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Still in constraint your fuff'ring Sex remains,
Or bound in formal, or in real chains:
Whole years neglected, for fome months ador'd,
The fawning Servant turns a haughty Lord.
Ah quit not the free innocence of life,

For the dull glory of a virtuous Wife;
Nor let false Shews, nor empty Titles pleafe:
Aim not at Joy, but reft content with Ease.

The Gods, to curfe Pamela with her pray'rs,
Gave the gilt Coach and dappled Flanders Mares,
The shining robes, rich jewels, beds of state, 51
And, to compleat her blifs, a Fool for Mate.
She glares in Balls, front Boxes, and the Ring,
A vain, unquiet, glitt'ring, wretched Thing!
Pride, Pomp, and State but reach her outward part;
She fighs, and is no Duchefs at her heart. 56


But, Madam, if the fates withstand, and you Are deftin'd Hymen's willing Victim too; Truft not too much your now refiftless charms, Thofe, Age or Sickness, foon or late difarms: 60 Good humour only teaches charms to last,

Still makes new conquests, and maintains the past;
Love, rais'd on Beauty, will like that decay,
Our hearts may bear its flender chain a day;

As flow'ry bands in wantonness are worn,
A morning's pleasure, and at evening torn;
This binds in ties more eafy, yet more strong,
The willing heart, and only holds it long.


Thus Voiture's early care ftill fhone the fame, And Monthaufier was only chang'd in name: 70 By this, ev'n now they live, ev'n now they charm, Their Wit ftill fparkling, and their flames ftill


Now crown'd with Myrtle, on th' Elyfian coaft,
Amid thofe Lovers, joys his gentle Ghost:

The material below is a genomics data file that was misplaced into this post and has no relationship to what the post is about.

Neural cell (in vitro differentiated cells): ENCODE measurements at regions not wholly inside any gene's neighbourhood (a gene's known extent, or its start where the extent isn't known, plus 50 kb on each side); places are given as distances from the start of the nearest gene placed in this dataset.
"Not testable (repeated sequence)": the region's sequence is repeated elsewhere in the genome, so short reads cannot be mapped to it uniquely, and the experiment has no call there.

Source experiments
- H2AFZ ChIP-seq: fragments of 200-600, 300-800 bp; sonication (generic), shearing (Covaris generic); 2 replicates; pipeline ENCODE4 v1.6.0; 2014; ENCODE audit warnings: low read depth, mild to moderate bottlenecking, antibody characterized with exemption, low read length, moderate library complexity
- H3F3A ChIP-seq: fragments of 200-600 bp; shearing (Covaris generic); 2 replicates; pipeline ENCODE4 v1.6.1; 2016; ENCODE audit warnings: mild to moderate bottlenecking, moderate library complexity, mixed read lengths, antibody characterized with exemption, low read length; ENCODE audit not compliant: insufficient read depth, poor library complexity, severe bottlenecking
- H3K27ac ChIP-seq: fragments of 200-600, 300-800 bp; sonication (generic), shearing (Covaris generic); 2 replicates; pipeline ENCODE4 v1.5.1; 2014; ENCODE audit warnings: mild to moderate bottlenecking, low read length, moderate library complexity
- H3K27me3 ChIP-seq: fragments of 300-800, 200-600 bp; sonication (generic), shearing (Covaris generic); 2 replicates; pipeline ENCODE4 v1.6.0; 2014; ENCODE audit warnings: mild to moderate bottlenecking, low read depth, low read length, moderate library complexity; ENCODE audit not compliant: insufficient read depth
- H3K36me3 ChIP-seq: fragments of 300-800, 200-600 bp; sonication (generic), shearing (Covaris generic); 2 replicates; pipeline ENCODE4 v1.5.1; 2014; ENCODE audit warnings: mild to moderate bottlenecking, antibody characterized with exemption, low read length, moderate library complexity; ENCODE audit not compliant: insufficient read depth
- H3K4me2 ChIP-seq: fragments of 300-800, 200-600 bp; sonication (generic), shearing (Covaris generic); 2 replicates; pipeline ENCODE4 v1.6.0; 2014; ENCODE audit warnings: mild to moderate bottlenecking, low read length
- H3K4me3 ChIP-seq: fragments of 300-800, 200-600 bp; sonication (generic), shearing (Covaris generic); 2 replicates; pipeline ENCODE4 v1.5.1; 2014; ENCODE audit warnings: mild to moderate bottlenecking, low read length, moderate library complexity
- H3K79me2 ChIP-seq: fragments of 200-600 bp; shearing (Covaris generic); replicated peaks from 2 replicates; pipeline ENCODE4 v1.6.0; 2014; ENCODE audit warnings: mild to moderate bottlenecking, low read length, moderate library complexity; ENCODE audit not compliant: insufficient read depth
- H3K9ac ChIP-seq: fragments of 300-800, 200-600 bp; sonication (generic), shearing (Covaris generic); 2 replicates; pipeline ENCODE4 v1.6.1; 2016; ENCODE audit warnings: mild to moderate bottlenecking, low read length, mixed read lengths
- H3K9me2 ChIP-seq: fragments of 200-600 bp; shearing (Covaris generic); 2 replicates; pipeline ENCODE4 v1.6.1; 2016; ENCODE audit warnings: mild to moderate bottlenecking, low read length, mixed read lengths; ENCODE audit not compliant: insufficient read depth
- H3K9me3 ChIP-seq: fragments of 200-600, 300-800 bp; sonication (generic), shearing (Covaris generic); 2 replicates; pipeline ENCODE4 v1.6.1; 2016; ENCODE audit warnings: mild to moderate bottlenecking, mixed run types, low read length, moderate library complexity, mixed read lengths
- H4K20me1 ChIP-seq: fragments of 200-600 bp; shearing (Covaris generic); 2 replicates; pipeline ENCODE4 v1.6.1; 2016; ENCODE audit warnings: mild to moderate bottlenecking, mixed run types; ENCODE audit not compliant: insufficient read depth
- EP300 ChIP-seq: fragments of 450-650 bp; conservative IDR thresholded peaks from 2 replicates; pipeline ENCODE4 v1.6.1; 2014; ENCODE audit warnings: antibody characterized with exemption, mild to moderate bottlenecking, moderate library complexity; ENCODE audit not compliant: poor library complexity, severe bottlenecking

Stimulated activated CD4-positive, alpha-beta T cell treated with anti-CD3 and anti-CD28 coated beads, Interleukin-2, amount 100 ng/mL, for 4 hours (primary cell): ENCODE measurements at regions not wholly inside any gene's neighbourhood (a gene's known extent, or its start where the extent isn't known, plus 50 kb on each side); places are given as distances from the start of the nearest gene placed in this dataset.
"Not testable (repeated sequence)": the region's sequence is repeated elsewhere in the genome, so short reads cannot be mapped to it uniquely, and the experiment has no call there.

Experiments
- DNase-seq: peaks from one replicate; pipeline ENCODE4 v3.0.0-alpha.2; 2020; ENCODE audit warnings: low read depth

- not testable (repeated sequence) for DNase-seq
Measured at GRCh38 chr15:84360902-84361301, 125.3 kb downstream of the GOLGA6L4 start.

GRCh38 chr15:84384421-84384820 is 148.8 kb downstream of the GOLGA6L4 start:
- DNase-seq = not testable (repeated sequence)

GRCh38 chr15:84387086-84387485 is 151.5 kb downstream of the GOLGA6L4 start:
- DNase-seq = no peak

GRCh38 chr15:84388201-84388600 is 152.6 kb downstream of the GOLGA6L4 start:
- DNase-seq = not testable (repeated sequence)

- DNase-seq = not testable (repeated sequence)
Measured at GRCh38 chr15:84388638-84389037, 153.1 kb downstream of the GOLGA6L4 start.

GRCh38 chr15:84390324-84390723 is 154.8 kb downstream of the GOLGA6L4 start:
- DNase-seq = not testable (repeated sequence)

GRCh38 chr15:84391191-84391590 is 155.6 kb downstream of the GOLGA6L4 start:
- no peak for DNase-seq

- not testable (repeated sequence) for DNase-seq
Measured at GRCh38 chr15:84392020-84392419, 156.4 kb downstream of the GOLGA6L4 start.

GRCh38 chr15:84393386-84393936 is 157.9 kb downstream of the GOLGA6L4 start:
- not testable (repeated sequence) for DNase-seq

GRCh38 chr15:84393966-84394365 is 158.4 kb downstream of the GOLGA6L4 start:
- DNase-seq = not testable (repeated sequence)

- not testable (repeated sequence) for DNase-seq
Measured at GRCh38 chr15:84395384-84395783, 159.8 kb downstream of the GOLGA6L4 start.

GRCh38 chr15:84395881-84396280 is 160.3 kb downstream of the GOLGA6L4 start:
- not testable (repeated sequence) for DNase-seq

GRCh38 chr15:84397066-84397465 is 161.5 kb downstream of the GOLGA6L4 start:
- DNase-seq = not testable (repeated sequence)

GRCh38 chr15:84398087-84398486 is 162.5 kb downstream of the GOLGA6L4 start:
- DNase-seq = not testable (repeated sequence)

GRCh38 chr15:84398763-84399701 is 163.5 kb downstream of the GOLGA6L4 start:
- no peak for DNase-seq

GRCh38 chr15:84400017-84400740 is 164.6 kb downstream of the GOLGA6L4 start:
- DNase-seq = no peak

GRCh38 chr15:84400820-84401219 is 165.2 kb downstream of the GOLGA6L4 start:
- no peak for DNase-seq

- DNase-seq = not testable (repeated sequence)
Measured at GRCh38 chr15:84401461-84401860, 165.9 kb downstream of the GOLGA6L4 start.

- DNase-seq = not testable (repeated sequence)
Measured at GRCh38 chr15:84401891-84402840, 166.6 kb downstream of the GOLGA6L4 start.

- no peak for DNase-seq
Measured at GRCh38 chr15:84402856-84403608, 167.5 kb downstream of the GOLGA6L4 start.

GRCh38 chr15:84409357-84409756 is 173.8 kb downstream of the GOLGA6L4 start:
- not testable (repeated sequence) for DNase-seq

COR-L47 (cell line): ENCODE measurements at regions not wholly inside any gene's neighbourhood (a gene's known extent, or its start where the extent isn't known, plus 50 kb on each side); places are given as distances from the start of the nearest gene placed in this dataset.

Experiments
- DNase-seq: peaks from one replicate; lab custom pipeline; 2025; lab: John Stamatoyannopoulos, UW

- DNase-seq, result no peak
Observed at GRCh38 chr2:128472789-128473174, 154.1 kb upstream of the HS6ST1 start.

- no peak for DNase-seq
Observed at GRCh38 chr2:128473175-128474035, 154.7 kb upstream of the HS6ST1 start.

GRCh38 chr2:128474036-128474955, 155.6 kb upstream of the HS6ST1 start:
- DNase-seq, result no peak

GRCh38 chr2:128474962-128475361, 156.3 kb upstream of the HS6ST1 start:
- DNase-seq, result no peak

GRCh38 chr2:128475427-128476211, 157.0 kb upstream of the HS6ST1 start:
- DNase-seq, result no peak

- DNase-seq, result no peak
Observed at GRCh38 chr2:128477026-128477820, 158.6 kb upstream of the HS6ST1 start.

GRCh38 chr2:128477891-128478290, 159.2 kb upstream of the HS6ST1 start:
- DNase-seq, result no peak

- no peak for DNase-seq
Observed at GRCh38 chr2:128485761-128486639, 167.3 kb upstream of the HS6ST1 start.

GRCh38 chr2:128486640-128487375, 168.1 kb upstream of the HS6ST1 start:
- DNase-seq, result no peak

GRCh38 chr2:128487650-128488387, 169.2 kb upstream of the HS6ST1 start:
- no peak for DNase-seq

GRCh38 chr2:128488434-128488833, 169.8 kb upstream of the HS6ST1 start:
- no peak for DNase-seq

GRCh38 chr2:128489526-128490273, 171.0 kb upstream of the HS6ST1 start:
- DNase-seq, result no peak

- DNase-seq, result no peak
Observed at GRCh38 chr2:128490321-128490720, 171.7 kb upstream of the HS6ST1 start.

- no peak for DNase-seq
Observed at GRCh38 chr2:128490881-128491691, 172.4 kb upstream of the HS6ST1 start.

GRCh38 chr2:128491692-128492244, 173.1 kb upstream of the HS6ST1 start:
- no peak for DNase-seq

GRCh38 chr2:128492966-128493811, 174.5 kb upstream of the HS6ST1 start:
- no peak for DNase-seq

Pleas'd, while with fmiles his happy lines you view,
And finds a fairer Rambouillet in you.
The brightest eyes of France infpir'd his Muse;
The brighteft eyes of Britain now peruse;

And dead, as living, 'tis our Author's pride
Still to charm thofe who charm the world befide.

Mademoifelle Paulet. P.


To the fame,

On her leaving the Town after the CORONATION.


S fome fond Virgin, whom her mother's care Drags from the Town to wholesome Country air,

Juft when the learns to roll a melting eye,
And hear a spark, yet think no danger nigh;
From the dear man unwilling she must fever,
Yet takes one kifs before the parts for ever:
Thus from the world fair Zephalinda flew,
Saw others happy, and with fighs withdrew;
Not that their pleasures caus'd her discontent, 9
She figh'd not that they stay'd, but that she went.

She went, to plain-work, and to purling brooks,
Old-fashion'd halls, dull Aunts, and croaking rooks:
She went from Op'ra, Park, Affembly, Play,
To morning-walks, and pray'rs three hours a day;
Coronation Of King Georg: the firft, 1715. P.


To part her time 'twixt reading and bohea, 15
To mufe, and fpill her folitary tea,

Or o'er cold coffee trifle with the spoon,


Count the flow clock, and dine exact at noon;
Divert. her eyes with pictures in the fire,
Hum half a tune, tell stories to the fquire;
Up to her godly garret after fev'n,
There starve and pray, for that's the
for that's the way to heav'n.
Some Squire, perhaps, you take delight to rack;
Whose game is Whisk, whose treat a toast in sack;
Who vifits with a Gun, prefents you birds,
Then gives a finacking bufs, and cries,--No words!
Or with his hound comes hallowing from the stable,
Makes love with nods, and knees beneath a table;
Whofe laughs are hearty, tho' his jefts are coarse,
And loves
you beft of all things---but his horfe. 30
In fome fair ev'ning, on your elbow laid,
You dream of Triumphs in the rural shade;
In penfive thought recall the fancy'd scene,
See Coronations rife on ev'ry green;


Before you pafs th' imaginary fights

Of Lords, and Earls, and Dukes, and garter'd




While the spread fan o'erfhades your closing eyes;
Then give one flirt, and all the vifion flies.
Thus vanish fceptres, coronets, and balls,
And leave you in lone woods, or empty walls!
So when your Slave, at fome dear idle time,
(Not plagu'd with head-achs, or the want of rhyme)
Stands in the streets, abftracted from the crew,
And while he seems to ftudy, thinks of you;
Just when his fancy points your sprightly eyes, 45
Or fees the blush of foft Parthenia rife,


Gay pats my shoulder, and vanish quite,
Streets, Chairs, and Coxcombs rush upon my fight;
Vex'd to be still in town, I knit my brow,
Look four, and hum a Tune, as you may now. 50

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